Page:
TV court shows like The People’s Court, The Judge Mathis Show and Judge Judy fill up the daytime television schedule. If you’ve never seen these shows–which is doubtful–you’re missing out on a parade of people trying to get their money back from someone else. Just a few hours of watching these cases can give you all you ever need to keep yourself out of these situations. For those of you who don’t watch, here are four truths that will keep you out of small claims court if you can remember them the next time you’re about to part with your money.
If someone has bad credit, you shouldn’t be letting them use yours. Now, this may seem harsh but it’s true. Bad credit comes from taking out accounts in their name and not paying the bills associated with them. What makes you think they’ll suddenly have enough money to pay the bills once it’s just your name on it? Putting someone’s car, phone or electricity bill in your name is usually a recipe for you to end up with bad credit, too.
Family, friends and money don’t mix. Do remember that time you borrowed your sister’s jeans and lost them? She does. And, she’ll never let you forget it. Now, if you two are still going at it over a piece of clothing, the odds that you two will get over a lost couple thousand dollars are slim. Relationships have been ruined over smaller amounts of money. If you must mix money with your loved ones, consider making it a gift instead of a loan for the sake of your relationship.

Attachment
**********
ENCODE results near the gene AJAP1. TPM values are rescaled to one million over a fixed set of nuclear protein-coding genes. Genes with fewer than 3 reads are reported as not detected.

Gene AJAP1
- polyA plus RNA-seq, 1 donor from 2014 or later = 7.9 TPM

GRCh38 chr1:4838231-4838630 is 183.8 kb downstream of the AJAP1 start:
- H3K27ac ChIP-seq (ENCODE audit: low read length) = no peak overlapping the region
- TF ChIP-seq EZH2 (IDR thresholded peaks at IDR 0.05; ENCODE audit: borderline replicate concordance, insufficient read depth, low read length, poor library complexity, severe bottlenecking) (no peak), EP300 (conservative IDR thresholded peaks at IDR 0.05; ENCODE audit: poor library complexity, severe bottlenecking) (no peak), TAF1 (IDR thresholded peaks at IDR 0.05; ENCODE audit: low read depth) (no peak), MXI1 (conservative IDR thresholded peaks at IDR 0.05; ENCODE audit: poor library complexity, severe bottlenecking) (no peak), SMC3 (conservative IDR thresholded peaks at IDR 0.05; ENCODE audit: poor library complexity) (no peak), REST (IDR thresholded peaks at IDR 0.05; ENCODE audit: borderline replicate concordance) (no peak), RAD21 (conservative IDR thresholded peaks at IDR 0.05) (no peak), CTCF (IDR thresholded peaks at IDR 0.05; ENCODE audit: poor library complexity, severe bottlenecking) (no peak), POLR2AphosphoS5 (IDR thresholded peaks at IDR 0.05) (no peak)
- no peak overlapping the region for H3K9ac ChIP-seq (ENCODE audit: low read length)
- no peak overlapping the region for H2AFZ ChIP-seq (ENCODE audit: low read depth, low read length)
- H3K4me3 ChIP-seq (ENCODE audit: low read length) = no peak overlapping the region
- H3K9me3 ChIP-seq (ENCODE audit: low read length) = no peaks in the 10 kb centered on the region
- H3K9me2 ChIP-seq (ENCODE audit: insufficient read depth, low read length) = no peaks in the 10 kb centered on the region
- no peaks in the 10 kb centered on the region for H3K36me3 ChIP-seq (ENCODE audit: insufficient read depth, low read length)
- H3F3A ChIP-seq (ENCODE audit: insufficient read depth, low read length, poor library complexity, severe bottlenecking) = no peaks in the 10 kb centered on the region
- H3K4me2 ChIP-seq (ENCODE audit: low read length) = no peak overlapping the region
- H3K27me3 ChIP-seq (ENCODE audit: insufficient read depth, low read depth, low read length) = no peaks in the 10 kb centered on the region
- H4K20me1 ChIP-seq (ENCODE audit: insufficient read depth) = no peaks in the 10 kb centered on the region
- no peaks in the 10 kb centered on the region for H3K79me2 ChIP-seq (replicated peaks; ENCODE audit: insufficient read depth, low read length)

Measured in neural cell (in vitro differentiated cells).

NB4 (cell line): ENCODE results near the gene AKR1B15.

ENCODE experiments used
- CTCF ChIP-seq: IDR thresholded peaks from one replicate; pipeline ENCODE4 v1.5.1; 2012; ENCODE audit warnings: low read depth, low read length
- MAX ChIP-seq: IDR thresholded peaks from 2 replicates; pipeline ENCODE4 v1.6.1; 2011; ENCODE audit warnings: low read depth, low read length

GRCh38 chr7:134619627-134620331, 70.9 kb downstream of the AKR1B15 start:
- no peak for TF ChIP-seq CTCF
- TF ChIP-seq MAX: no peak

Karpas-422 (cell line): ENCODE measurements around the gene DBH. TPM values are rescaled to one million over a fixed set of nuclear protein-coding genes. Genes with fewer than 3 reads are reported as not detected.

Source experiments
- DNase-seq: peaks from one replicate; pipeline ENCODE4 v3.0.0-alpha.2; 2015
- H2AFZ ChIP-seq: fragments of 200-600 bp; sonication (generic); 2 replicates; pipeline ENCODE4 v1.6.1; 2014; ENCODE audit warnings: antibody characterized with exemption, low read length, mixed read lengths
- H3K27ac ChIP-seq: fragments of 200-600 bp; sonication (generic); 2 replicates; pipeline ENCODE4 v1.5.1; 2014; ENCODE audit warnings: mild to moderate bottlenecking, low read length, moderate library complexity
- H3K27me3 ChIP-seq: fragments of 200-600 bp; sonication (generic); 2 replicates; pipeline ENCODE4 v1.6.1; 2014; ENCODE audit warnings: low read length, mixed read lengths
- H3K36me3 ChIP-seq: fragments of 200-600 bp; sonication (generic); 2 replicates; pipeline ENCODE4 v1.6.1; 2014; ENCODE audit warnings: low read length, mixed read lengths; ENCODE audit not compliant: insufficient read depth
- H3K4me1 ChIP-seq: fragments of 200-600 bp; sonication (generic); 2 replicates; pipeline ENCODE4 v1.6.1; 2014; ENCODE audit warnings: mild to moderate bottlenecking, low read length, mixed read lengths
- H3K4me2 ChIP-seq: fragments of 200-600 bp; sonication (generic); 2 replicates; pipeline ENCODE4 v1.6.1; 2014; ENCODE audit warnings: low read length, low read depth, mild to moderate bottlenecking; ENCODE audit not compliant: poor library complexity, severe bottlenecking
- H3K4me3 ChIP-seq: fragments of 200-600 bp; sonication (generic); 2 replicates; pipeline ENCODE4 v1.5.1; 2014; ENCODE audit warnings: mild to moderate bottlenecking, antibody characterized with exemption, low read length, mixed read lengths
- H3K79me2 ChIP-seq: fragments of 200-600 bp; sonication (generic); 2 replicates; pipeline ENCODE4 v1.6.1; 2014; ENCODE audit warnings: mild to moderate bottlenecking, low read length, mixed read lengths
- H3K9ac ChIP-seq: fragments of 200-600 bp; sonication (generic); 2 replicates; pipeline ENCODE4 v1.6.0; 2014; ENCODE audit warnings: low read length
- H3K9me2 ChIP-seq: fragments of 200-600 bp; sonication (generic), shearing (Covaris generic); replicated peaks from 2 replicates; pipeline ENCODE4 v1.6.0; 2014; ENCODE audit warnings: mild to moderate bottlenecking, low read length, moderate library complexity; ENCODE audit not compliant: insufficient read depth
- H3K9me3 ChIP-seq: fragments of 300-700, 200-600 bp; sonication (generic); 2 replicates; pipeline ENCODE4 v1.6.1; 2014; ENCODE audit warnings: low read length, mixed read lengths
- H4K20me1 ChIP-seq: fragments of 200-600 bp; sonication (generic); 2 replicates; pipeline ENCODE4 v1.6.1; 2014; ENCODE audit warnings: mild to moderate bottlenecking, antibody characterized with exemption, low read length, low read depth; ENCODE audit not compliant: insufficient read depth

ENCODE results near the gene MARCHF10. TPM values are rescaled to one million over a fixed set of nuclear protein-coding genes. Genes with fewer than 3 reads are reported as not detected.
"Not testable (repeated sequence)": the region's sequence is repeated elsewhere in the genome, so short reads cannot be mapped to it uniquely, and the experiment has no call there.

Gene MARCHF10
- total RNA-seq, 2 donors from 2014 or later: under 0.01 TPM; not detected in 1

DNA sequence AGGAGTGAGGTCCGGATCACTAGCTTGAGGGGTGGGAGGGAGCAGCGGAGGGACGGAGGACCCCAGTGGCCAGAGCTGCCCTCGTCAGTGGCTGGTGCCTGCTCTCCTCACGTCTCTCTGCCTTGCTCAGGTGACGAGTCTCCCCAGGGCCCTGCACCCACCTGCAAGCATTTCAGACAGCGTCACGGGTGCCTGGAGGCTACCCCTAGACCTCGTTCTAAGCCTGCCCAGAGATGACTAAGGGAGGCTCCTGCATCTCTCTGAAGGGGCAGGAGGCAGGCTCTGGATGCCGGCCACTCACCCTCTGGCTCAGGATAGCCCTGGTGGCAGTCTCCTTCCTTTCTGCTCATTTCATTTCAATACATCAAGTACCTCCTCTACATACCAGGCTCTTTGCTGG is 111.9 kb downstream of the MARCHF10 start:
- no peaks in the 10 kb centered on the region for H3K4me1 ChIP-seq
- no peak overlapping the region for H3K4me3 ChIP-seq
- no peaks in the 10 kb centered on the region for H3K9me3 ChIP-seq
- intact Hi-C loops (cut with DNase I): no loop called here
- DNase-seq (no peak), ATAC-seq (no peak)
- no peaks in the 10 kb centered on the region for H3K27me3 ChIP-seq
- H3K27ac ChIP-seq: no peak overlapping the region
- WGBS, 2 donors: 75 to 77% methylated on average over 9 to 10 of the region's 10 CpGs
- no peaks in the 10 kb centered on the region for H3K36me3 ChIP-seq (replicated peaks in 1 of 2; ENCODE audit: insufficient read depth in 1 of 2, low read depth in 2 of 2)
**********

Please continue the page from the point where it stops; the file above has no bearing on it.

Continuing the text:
Nobody really pays you when they get their tax refunds. Ok there are definitely exceptions to this one but more often than not, it’s true. It’s so true that as soon as the plaintiff starts talking about how the defendant was just waiting for her tax refund, Judge Mathis starts laughing. That’s because there’s usually a long time between when you give her your money and when she gets her refund. And what if she doesn’t get a refund that year? Or something else comes up? You may find yourself chasing her all through tax season and the rest of the year, too.
If you’re going to do it anyway, you need a contract. It’s easy to say these things here but sometimes you find yourself breaking with conventional reasoning. If you do, don’t forget to get it in writing. It doesn’t have to be a formal, notarized document. Just get the details down on a piece of paper with your signatures. Don’t forget to date the contract and include the specific date you expect to be paid back. That way if you do end up in small claims court, you have something to show the judge when you get there.